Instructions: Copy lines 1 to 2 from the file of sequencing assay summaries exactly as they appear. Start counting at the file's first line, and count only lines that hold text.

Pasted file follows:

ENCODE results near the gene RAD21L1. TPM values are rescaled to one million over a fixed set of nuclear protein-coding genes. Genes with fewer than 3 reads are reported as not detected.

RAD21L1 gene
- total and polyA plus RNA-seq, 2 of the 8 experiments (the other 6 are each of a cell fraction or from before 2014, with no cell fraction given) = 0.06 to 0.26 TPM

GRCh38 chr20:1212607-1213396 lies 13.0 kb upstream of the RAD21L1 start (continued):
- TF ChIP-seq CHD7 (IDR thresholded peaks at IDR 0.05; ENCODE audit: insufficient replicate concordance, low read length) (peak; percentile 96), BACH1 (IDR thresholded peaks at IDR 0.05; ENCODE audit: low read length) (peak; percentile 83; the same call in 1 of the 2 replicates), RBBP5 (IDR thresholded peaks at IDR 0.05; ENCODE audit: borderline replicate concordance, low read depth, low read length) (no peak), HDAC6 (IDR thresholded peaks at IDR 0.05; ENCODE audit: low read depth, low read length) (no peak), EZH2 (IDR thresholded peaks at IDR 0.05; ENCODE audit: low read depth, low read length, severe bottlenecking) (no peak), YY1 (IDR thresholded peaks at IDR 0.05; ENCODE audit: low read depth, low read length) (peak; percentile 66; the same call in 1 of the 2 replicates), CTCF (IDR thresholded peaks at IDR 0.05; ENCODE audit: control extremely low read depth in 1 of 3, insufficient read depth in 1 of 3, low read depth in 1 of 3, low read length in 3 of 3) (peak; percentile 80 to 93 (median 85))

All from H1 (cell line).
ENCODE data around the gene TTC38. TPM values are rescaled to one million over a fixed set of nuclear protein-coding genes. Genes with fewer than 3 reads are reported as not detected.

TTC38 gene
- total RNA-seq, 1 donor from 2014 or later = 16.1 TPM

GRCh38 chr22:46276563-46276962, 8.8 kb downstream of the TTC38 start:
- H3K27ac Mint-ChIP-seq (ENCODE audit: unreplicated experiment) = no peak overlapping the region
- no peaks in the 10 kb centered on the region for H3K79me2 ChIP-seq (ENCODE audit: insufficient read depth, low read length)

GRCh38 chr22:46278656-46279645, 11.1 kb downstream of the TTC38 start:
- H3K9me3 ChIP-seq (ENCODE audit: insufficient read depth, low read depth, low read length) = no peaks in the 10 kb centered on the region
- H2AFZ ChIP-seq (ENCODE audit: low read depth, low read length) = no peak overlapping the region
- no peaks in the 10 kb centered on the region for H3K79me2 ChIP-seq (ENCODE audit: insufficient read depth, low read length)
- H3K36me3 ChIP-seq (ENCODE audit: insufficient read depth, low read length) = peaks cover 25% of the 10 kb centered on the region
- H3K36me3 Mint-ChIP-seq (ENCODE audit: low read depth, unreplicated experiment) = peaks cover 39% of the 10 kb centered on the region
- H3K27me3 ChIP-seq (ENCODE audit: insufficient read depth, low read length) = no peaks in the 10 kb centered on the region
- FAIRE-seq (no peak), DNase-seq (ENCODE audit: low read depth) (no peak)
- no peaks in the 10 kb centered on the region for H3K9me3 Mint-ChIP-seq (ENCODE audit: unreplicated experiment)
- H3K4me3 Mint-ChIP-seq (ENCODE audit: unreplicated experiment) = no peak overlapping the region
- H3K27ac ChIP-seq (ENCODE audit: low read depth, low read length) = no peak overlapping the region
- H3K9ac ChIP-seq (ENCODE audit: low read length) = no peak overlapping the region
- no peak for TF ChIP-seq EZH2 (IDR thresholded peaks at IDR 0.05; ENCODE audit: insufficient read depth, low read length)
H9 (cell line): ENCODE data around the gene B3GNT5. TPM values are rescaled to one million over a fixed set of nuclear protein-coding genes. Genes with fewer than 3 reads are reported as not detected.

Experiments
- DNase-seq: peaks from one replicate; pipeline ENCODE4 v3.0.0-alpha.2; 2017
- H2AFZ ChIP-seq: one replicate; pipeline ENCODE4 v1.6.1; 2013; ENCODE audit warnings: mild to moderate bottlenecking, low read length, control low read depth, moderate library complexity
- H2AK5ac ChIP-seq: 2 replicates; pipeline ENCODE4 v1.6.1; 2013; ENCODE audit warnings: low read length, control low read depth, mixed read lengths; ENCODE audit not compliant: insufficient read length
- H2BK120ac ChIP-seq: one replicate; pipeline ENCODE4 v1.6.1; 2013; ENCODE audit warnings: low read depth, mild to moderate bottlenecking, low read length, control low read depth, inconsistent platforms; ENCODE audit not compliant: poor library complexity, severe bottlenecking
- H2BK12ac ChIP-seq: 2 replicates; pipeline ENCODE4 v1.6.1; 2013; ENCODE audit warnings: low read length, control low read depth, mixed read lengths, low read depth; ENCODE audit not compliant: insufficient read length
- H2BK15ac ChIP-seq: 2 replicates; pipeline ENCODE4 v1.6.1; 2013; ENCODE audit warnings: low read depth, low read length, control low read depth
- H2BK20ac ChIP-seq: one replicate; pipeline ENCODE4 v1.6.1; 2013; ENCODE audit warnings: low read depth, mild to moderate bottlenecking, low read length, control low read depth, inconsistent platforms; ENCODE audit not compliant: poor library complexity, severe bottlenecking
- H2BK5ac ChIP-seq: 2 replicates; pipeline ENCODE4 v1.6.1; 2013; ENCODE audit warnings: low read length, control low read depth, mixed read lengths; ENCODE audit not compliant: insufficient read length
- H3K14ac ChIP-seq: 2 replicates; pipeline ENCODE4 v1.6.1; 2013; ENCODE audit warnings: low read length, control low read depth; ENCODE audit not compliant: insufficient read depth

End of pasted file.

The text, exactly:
ENCODE results near the gene RAD21L1. TPM values are rescaled to one million over a fixed set of nuclear protein-coding genes. Genes with fewer than 3 reads are reported as not detected.

RAD21L1 gene